There is a warmth and a comfort which Hikaru Utada’s music has now as a result of the sense of completeness they seem to have found in themselves and in life, and I really feel all of this in “Gold ~Mata au hi Made~”. It’s one of the things I like most about the song.

Hikaru Utada in the TV spot for “Gold ~Mata au hi Made~”. Stood in a room in lit in blue, wearing a Tomo Koizumi custom dress, surrounded by dancers who are out of focus.
Hikaru Utada – Gold ~Mata au hi Made~ | Sony Music Labels Inc.

“Gold ~Mata au hi Made~” not only feels like an extension of the journey we saw Hikaru Utada go on throughout Bad Mode, but a loopback on the point at which Hikaru was at for Fantôme. “Gold ~Mata au hi Made~” could be perceived as Hikaru Utada looking back on that lonely road they spoke of, and realising that they were never truly alone. “Gold ~Mata au hi Made~” in many ways feels like it could potentially be a song about their mother. Having finally reached a place where thoughts of her no longer feel like reminders of the void left by her passing, but the space she occupied when she was alive. And it could also be a song from the perspective of Hikaru writing a letter to their son from the future, to prevent him from feeling the level of loneliness they had felt.

However you choose to interpret or read into the song, “Gold ~Mata au hi Made~” is a song about hope. It’s a celebration of not only the memory you have of somebody, but the joys of being fortunate enough to love and be loved. And at a time like now where it feels like so many of us are losing so much, it’s a nice sentiment to hear from somebody who has experienced the loss of someone they held so dear. Because it’s a reminder that you can find happiness on the other side in the literal or metaphorical sense.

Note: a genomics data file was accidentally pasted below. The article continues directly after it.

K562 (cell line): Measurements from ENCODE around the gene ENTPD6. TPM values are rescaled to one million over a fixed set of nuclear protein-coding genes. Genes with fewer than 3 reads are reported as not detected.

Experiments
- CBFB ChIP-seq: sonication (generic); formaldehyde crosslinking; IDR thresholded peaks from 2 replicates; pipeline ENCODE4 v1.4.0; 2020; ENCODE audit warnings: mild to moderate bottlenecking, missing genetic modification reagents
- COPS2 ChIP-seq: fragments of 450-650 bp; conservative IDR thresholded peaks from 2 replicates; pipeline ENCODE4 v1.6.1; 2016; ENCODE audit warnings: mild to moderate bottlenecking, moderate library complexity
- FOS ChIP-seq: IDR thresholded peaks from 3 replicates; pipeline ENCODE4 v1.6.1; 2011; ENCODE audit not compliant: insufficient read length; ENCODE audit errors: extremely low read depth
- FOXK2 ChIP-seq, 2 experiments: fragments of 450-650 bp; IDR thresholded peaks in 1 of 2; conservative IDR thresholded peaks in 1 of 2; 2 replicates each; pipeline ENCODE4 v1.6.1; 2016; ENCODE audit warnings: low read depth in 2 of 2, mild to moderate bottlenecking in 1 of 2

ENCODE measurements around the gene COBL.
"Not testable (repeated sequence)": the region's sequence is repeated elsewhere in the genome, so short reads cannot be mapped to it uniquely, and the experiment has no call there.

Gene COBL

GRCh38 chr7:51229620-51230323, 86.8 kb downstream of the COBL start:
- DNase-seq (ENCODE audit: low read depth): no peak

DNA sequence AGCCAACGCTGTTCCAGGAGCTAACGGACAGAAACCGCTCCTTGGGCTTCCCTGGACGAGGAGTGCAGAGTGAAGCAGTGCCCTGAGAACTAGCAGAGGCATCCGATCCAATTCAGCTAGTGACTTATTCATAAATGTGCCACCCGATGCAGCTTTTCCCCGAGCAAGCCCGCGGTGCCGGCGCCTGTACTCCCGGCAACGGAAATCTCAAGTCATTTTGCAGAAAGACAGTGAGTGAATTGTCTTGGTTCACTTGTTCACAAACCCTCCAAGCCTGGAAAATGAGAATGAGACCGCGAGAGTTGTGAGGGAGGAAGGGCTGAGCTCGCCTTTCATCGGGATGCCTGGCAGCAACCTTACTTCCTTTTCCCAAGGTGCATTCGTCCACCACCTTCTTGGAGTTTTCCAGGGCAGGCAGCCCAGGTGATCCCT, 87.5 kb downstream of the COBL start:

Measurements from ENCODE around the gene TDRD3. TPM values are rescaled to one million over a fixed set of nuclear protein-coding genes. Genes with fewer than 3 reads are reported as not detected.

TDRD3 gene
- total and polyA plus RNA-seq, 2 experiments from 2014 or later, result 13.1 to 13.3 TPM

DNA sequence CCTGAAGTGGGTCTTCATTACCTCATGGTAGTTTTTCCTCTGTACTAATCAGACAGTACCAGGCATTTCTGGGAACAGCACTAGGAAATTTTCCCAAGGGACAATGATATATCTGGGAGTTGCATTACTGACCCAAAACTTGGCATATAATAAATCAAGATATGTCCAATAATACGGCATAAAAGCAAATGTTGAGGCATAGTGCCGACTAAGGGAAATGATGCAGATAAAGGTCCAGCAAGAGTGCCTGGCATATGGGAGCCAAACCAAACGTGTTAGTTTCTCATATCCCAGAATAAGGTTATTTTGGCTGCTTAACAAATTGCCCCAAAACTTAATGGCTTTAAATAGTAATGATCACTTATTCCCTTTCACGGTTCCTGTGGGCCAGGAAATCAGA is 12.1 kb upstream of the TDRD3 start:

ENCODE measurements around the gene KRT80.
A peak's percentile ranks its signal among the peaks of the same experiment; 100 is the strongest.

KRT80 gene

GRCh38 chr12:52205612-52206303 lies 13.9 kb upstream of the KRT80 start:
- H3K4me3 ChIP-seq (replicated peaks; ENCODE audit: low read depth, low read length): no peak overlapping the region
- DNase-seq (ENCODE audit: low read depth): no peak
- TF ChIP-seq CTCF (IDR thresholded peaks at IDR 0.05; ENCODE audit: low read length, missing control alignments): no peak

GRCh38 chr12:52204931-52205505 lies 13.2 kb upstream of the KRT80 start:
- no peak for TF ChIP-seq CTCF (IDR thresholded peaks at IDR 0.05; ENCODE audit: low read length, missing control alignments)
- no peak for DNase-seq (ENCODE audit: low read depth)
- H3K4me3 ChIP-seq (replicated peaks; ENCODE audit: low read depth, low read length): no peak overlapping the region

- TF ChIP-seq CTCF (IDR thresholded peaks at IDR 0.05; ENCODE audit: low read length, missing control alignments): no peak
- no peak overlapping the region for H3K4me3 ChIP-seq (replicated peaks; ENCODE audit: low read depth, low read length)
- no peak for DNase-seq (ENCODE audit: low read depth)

The message of “Gold ~Mata au hi Made~” speaks to me more than the sound of the actual song itself though, which is so fucking unfortunate. I really do wish the latter half of the song were better arranged so that it better captured the feeling of euphoria and revelling in a good memory that I think it was trying to convey. For some, this may still have been achieved. But I needed more.

Whilst it’s nice that Hikaru has found a partner in crime in A.G. Cook as a co-producer, I do think that Sam Shepherd (aka Floating Points) would have been a better choice for this song, just based on how stellar his work was on songs such as “Bad Mode”, “Kibun ja Nai no” and “Somewhere Near Marseilles”, all of which had the richness, builds and payoff in their final moments which “Gold ~Mata au hi Made~” lacks in the hands of A.G. Cook. A characteristic of A.G. Cook’s productions occasionally used to the subverting the expectation of a typical drop. And something this works. But sometimes when a song needs a build, a drop and a payoff, it should just be given a build, a drop and a payoff. And “Gold ~Mata au hi Made~” definitely needed these things for me.

And as much as I do like the style shift, part of me does wish that more of the elements of the first half of the song carried through into the second half, which is something I feel Floating Points would have been mindful of and actually done had he co-produced the song. Keep the piano, bring in strings and have a drum & bass style back beat to drive the whole thing. I think this would have held the song together far better and been easier to build off of, instead of this ‘Okay, so what now?’ vibe that the song falls into by the time it hits the 3 minute mark.

Hikaru Utada in the TV spot for “Gold ~Mata au hi Made~”. Bathed in a warm light, wearing a Tomo Koizumi custom dress.
Hikaru Utada – Gold ~Mata au hi Made~ | Sony Music Labels Inc.

“Gold ~Mata au hi Made~” is not a bad song at all. But the arrangement and production choices result in it not finishing as strong as it started. I would like a slight re-working by the time the album comes around. But, who knows. Maybe when sequenced within an album it will work. Because I didn’t like any of Bad Mode’s singles when they released, but within the album, they hit differently. So, I guess we’ll see.